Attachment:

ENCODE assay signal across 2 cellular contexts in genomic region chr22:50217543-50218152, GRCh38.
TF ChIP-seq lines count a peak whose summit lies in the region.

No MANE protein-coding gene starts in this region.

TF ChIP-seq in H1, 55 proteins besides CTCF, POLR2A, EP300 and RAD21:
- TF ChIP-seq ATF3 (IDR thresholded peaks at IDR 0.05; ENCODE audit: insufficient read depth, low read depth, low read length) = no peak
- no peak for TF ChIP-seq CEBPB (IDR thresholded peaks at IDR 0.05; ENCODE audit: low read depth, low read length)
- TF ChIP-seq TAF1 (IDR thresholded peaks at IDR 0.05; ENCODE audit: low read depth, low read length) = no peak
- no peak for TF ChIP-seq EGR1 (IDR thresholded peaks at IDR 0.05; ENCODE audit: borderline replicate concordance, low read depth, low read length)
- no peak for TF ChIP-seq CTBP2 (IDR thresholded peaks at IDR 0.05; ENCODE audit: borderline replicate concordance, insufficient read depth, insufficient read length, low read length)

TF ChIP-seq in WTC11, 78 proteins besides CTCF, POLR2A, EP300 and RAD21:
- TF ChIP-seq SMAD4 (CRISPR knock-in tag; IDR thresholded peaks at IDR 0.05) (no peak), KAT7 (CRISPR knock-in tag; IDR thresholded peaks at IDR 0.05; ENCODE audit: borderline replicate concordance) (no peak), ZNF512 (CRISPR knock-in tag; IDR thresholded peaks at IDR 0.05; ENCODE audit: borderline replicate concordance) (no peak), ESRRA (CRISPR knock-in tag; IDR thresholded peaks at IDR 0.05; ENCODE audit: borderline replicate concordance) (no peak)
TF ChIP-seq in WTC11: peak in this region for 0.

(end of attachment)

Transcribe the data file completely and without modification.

ENCODE assay signal across 2 cellular contexts in genomic region chr22:50217543-50218152, GRCh38.
TF ChIP-seq lines count a peak whose summit lies in the region.

No MANE protein-coding gene starts in this region.

TF ChIP-seq in H1, 55 proteins besides CTCF, POLR2A, EP300 and RAD21:
- TF ChIP-seq ATF3 (IDR thresholded peaks at IDR 0.05; ENCODE audit: insufficient read depth, low read depth, low read length) = no peak
- no peak for TF ChIP-seq CEBPB (IDR thresholded peaks at IDR 0.05; ENCODE audit: low read depth, low read length)
- TF ChIP-seq TAF1 (IDR thresholded peaks at IDR 0.05; ENCODE audit: low read depth, low read length) = no peak
- no peak for TF ChIP-seq EGR1 (IDR thresholded peaks at IDR 0.05; ENCODE audit: borderline replicate concordance, low read depth, low read length)
- no peak for TF ChIP-seq CTBP2 (IDR thresholded peaks at IDR 0.05; ENCODE audit: borderline replicate concordance, insufficient read depth, insufficient read length, low read length)

TF ChIP-seq in WTC11, 78 proteins besides CTCF, POLR2A, EP300 and RAD21:
- TF ChIP-seq SMAD4 (CRISPR knock-in tag; IDR thresholded peaks at IDR 0.05) (no peak), KAT7 (CRISPR knock-in tag; IDR thresholded peaks at IDR 0.05; ENCODE audit: borderline replicate concordance) (no peak), ZNF512 (CRISPR knock-in tag; IDR thresholded peaks at IDR 0.05; ENCODE audit: borderline replicate concordance) (no peak), ESRRA (CRISPR knock-in tag; IDR thresholded peaks at IDR 0.05; ENCODE audit: borderline replicate concordance) (no peak)
TF ChIP-seq in WTC11: peak in this region for 0.